Burbank-based effects studio
collects second Emmy nomination for ABC series.

BURBANK— Accolades continue to accumulate
for FuseFX and its work on ABC’s Marvel’s Agents of S.H.I.E.L.D. The lead
visual effects provider for the action series, the team from the Burbank-based
studio is currently nominated for an Emmy Award for Outstanding Visual Effects;
the second straight year they’ve been so honored. They’ve also tallied three
V.E.S. Award nominations and an Online Film & Television Award nomination
over the course of the show’s first two seasons.
“FuseFX is by far the best visual effects company working in
television,” says Mark Kolpack, VFX Supervisor for ABC Studios, producers of Agents of S.H.I.E.L.D. “They have the
best pipeline and the best talent pool. Their organization and attention to
detail is outstanding.”

The studio aims high in producing effects for the show.
FuseFX VFX Supervisor Kevin Lingenfelser says their standard for comparison are
not other television shows, but rather other Marvel productions. “The work we
do has to fit in with the Marvel cinematic universe,” he explains. “What fans
see on television has to feel like it’s on par with what they see in theaters.
I like to say, ‘we do Marvel for television.’”

Of course, FuseFX has to do its work much faster than its
feature film counterparts. The studio typically has a mere 10 or 12 days to
turnaround the effects for an episode upon receipt of background plates. That
can include the creation of character-driving effects animation, photo-realistic
vehicles, CG set extensions, pyrotechnics and atmospheric effects, among
Now into its third season, the production of the series has
assumed almost military precision with VFX involving intensely close
collaboration between Kolpack and his production crew on the one hand, and
Lingenfelser and his team of supervisors, artists and producers on the other.
Work begins before the start of live action production with Kolpack breaking
down the script and storyboarding complex effects shots.

“One of my big things is to add an element of humanity to
the visual effects,” Kolpack observes. “When there are people in the shot, it helps
bridge the gap for the audience. It gives them something they can to relate

As production elements arrive at FuseFX, individual shot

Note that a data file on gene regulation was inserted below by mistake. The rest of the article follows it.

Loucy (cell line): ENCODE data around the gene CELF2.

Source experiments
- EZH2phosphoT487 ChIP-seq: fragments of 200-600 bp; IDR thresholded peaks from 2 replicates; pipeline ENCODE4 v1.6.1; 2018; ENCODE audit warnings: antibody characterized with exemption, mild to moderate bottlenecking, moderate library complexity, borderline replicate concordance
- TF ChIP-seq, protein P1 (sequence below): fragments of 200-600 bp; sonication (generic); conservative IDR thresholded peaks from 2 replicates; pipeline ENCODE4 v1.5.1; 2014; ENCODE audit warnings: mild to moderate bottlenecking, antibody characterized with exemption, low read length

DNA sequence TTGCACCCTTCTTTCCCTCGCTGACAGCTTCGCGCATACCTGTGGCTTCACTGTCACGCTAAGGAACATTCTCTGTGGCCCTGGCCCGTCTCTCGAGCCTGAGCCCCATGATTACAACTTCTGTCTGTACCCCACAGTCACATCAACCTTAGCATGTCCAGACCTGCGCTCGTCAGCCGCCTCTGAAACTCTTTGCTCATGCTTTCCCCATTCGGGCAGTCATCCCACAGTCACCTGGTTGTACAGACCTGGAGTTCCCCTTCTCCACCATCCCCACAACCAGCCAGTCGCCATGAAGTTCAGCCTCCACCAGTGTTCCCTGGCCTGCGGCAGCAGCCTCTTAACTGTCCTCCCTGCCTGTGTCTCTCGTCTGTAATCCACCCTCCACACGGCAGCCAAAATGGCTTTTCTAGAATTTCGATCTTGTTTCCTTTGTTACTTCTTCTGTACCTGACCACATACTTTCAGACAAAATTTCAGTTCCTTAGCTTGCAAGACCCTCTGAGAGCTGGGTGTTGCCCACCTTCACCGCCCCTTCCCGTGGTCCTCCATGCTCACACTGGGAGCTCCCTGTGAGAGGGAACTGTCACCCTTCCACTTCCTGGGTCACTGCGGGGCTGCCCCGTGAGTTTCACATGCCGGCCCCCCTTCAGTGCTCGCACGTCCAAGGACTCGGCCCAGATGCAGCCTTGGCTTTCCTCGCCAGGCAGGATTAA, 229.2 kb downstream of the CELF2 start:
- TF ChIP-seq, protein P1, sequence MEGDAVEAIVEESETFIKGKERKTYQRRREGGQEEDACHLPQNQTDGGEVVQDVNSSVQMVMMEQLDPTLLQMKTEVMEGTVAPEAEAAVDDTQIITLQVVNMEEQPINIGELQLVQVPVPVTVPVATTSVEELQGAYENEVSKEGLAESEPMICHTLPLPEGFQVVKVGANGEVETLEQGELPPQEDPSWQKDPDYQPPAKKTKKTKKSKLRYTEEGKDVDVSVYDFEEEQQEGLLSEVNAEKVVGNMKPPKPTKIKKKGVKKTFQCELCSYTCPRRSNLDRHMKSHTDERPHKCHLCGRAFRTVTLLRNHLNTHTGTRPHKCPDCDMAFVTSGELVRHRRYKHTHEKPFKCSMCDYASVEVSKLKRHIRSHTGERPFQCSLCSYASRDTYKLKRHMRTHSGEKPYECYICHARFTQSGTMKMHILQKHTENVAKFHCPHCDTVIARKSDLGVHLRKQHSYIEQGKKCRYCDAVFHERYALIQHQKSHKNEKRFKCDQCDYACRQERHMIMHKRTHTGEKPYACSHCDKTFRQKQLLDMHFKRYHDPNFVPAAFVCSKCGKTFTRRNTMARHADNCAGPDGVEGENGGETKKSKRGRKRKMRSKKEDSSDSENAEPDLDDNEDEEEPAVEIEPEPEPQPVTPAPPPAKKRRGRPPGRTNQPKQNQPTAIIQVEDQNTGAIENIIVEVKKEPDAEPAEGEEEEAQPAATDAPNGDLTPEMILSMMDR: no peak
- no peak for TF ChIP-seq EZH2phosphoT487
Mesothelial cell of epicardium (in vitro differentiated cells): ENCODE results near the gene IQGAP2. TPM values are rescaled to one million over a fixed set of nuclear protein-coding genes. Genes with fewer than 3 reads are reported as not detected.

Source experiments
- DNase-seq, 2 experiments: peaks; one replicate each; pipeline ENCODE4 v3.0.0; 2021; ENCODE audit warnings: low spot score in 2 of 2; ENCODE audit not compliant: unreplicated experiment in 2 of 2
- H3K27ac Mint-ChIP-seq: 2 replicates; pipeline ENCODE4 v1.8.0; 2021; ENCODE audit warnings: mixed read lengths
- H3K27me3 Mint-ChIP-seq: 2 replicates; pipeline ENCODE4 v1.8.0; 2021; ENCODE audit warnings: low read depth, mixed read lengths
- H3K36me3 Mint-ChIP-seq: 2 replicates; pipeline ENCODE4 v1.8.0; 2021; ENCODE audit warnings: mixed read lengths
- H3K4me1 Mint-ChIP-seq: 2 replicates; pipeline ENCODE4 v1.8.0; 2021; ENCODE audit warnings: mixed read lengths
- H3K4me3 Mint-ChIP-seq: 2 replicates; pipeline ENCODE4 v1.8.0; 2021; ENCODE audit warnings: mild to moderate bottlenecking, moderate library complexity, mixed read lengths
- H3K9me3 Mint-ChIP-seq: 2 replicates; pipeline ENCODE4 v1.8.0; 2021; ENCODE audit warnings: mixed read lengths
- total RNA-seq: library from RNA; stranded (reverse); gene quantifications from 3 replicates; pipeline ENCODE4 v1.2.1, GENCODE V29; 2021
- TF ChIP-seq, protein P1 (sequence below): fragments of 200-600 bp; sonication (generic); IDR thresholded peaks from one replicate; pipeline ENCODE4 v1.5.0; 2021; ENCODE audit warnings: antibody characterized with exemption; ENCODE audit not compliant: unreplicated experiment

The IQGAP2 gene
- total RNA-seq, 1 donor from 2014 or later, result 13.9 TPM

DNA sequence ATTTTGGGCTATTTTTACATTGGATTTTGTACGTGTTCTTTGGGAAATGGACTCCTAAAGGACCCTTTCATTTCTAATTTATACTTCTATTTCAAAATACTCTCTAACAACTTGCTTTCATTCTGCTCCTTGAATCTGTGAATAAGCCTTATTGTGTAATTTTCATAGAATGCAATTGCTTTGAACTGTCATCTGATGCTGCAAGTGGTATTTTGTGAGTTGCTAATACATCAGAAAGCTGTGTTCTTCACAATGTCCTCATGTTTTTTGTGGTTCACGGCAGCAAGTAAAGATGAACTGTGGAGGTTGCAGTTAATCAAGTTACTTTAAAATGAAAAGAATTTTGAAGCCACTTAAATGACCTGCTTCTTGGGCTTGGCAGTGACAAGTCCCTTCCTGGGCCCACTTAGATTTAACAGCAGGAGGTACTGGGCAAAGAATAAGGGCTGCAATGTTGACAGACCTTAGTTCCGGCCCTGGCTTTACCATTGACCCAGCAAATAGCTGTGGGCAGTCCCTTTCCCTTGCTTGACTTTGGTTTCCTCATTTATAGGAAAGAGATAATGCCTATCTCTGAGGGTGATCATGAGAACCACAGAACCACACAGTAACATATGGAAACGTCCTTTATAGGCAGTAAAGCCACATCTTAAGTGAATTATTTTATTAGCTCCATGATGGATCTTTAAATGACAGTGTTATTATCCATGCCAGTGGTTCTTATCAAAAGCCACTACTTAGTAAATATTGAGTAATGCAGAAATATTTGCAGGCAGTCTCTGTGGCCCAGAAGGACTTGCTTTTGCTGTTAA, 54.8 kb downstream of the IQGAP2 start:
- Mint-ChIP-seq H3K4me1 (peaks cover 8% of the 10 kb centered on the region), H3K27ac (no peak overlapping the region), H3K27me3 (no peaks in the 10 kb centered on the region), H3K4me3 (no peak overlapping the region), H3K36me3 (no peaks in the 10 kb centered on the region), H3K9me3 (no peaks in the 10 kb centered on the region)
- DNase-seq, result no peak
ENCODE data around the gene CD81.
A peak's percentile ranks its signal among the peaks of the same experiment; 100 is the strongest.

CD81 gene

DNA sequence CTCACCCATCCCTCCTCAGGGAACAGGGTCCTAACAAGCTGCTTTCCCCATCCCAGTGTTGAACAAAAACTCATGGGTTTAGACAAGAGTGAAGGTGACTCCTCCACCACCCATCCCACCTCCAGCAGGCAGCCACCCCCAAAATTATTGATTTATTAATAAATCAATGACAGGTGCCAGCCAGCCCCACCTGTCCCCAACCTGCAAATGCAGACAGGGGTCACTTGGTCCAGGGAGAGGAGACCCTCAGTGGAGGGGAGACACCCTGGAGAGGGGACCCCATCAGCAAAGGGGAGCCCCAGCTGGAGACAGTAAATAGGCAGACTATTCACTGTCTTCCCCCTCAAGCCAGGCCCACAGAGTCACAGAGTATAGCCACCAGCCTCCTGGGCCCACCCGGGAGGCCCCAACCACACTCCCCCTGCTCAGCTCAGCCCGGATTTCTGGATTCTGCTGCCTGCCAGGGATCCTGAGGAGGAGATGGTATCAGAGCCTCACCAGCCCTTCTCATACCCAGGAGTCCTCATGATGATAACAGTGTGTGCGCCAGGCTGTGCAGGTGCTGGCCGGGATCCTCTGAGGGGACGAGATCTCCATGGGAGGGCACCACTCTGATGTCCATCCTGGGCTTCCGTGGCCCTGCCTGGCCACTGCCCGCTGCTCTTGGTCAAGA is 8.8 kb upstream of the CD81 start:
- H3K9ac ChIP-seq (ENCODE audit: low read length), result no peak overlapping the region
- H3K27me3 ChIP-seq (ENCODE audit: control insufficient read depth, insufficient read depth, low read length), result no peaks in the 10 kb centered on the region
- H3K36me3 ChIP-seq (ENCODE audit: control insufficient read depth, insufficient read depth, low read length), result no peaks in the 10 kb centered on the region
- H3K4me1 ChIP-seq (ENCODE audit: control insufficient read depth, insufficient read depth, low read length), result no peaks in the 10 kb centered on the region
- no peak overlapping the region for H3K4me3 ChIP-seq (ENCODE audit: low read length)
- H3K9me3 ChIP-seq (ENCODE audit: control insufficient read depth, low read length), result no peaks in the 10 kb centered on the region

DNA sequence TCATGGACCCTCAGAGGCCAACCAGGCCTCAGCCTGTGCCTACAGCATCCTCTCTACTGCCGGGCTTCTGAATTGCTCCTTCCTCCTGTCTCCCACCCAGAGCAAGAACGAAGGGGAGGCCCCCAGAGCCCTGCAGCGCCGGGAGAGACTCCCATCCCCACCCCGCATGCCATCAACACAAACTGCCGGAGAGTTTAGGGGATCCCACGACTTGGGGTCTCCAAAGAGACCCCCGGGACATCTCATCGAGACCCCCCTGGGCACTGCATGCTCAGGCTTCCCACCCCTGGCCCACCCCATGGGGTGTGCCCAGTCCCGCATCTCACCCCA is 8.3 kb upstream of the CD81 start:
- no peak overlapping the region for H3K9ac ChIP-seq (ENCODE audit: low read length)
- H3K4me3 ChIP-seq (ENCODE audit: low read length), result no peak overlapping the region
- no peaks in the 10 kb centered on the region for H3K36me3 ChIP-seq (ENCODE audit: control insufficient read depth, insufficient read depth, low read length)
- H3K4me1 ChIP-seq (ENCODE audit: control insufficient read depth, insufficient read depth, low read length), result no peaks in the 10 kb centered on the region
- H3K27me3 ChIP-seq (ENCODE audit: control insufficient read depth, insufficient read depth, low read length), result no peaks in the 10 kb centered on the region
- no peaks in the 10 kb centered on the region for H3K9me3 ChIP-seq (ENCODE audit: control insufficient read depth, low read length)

tasks are assigned to artists depending on their expertise. Lingenfelser notes
that 20 to 25 artists may be involved in a single episode. Temp shots are
produced within a day or two so that they can be made available to the
production’s editorial and sound teams. As shots are finalized they move up the
chain to Kolpack and ultimately the show’s producers for comment and approval.

FuseFX is especially proud of its work in crafting certain
signature elements of the show, including the highly specialized vehicles and
other paramilitary gear used by S.H.I.E.L.D. agents. Chief among them is the
“Bus,” a specialized Boeing C-17
Globemaster III modified to serve as the group’s Airborne Mobile Command Station. FuseFX artists
spent months designing and modeling the aircraft, which appeared in most episodes
during the first two seasons. Ironically, the episode that drew the Emmy
nomination includes the last appearance of the Bus. It’s hit by a missile during
an assault on an arctic research facility operated the villainous organization

The shooting down of the Bus is accomplished as a completely
CG sequence.  “Pieces of wreckage catch
fire and burn as they fall to earth,” recalls Lingenfelser. “There is also a
smaller plane that flies through the airborne debris. It’s a very complex
sequence, combining CG, effects simulations and pyrotechnics.”

(FuseFX hasn’t had much time to mourn the loss of the Bus as
they are already busy designing and building its even more impressive
replacement. It debuts in season three.)
Lingenfelser credits the studio’s ability to complete
complicated effects sequences on a tight schedule to the bond that’s developed
between production and visual effects. 
“Mark and his producer Sabrina Arnold have their end down tight,” he
says. “Their notes are concise and complete. When we get that information, we
know exactly what we’re in for. It simplifies everything from bidding on

Kolpack says that credit is also due to the commitment and
enthusiasm of the team at FuseFX. “I can feel how excited and appreciative they
are to work on our project,” he concludes. “They are my ace in the hole. They
deliver every time.”
View FuseFX’s work on Marvel’s
Agents of S.H.I.E.L.D. 
About FuseFX
FuseFX is a full-service visual effects studio serving the
television, feature film and advertising industries from facilities in Burbank,
New York and Vancouver. Founded in 2006 by David Altenau, the company encompasses
a staff of more than 100 highly talented and experienced artists, producers and
support personnel. Using its refined, custom database and pipeline, the company
can accommodate numerous, high shot-count productions while delivering high-quality,
on-time results.
For more information, visit http://fusefx.com/
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